My feeling isn’t “what do I do now?”, since the answer (read and write about either other types of fiction or history/theory in general) is what I’ve been doing. Rather, it’s a simpler “So, that’s it? That’s all there was?”

An Old Story Draft Of Mine

So, a long time ago I had this idea in my mind. Now, granted, I didn’t know how to proceed from there, but it was this idea I had in my mind. Maybe it could still work as a very short story by itself.

I’ve talked before about “Steel Panthers Characterization”, derived from this:


Basically, in Steel Panthers, a unit has a nationally appropriate name and rank applied to it. Being otherwise interchangeable, this means nothing else in terms of characterization.

I came up with the term “Steel Panthers Characterization” to describe situations when characters were not just underdeveloped, but seemed to exist solely to put a certain piece of military equipment into action.

Fortunately, just as there were many, many fewer “Big-War Thrillers” than I’d thought, there are equally as few Steel Panthers Characters. Yet as a formative experience, this introduction stuck in my mind.

Basically, there would be a pilot in a two-seat, side-by-side aircraft, like an A-6 (as in the illustration) or an F-111 or an Su-24. It would dive in, release its weapons, and fly away on a routine mission.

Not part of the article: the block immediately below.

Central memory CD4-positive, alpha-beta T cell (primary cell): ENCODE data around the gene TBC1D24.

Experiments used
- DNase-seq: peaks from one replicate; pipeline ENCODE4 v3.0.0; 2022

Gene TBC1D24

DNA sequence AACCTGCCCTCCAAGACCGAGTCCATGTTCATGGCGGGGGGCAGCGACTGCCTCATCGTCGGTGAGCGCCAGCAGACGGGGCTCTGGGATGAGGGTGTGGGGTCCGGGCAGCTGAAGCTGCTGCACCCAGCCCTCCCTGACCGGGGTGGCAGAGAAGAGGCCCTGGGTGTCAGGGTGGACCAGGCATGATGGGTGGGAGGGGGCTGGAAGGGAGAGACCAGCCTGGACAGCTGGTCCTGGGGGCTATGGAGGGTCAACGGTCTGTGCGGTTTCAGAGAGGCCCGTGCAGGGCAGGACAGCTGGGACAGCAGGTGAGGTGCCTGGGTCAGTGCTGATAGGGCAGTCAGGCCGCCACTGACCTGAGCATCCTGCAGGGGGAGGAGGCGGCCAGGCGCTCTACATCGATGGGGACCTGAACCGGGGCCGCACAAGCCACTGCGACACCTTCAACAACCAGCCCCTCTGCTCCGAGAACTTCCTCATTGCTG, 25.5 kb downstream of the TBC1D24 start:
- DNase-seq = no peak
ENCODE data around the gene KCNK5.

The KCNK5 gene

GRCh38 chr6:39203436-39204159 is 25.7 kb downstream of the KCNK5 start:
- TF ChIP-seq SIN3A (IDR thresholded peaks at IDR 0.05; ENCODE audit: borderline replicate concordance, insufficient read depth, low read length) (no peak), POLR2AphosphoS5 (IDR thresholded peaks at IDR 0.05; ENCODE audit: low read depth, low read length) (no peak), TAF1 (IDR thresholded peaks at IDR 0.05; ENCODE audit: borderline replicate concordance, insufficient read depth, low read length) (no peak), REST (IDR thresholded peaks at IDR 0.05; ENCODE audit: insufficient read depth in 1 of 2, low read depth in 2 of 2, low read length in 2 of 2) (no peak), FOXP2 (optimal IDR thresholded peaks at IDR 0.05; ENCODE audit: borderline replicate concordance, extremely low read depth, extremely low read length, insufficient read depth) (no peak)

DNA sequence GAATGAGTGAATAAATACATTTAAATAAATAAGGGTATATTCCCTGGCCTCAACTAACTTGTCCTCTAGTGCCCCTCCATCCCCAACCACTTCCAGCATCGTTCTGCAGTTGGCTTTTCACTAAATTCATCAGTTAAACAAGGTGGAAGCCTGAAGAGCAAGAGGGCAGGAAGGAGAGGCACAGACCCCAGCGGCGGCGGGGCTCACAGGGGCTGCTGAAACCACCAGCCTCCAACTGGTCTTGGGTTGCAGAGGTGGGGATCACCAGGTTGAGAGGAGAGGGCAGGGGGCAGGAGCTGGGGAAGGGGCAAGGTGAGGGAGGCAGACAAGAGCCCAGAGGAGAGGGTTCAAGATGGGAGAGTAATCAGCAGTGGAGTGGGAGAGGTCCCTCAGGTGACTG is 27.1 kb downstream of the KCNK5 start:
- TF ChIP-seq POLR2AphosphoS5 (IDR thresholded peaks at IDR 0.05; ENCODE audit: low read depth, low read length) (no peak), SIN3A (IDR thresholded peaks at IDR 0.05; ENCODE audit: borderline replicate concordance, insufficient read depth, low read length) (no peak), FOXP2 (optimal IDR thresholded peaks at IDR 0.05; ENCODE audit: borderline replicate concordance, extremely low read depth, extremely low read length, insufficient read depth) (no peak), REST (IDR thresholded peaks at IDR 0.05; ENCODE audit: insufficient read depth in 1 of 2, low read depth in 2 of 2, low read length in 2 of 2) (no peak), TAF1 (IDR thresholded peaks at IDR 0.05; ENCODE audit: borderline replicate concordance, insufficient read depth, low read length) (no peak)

Suddenly, the pilot would realize something wasn’t right. He looks at the other crewman, clad in his flight suit. Lifting up the visor, the pilot sees absolutely nothing underneath it. Same thing with the gloves and sleeves. Unnerved, the pilot simply ejects. His fate would be left ambiguous in a short story, but in a longer one he would become one of the characters.

What’s soured me on the concept is that I’ve felt it’s not only too harsh a critique, but also too inaccurate of one, given how few works really sink to that level. And the ones that do either make up for it in some way or are just unfairly easy targets. But still, the draft of the pilot’s story is something I feel I should share.


Writing And Blogging

Over at my other blog, I have a piece explaining it in more detail, but I’ll say it here as well. I’m slowing down Fuldapocalypse and putting it on semi-hiatus, not total by any means, but not at the pace I have now.

  • I’m concentrating on long-form writing, and want to slow down my blogging, as I want to get into the habit of long-form “marathons”, not short “sprinter” posts. Especially as my Fuldapocalypse posts have been getting shorter.
  • I’ve been sinking into a weird habit where I’ll pass over later installments in series where I loved the first book, but grab, read, and even review the same installments in ones where I thought the first one was merely decent at best.

That being said, I have no regrets about doing what I’ve been doing at Fuldapocalypse. It’s given me a lot of enjoyable books to read and share, and I’ve had a lot of fun making the reviews.

I have a few mostly finished reviews I can post to help it along a little longer, but just thought I’d give the heads-up.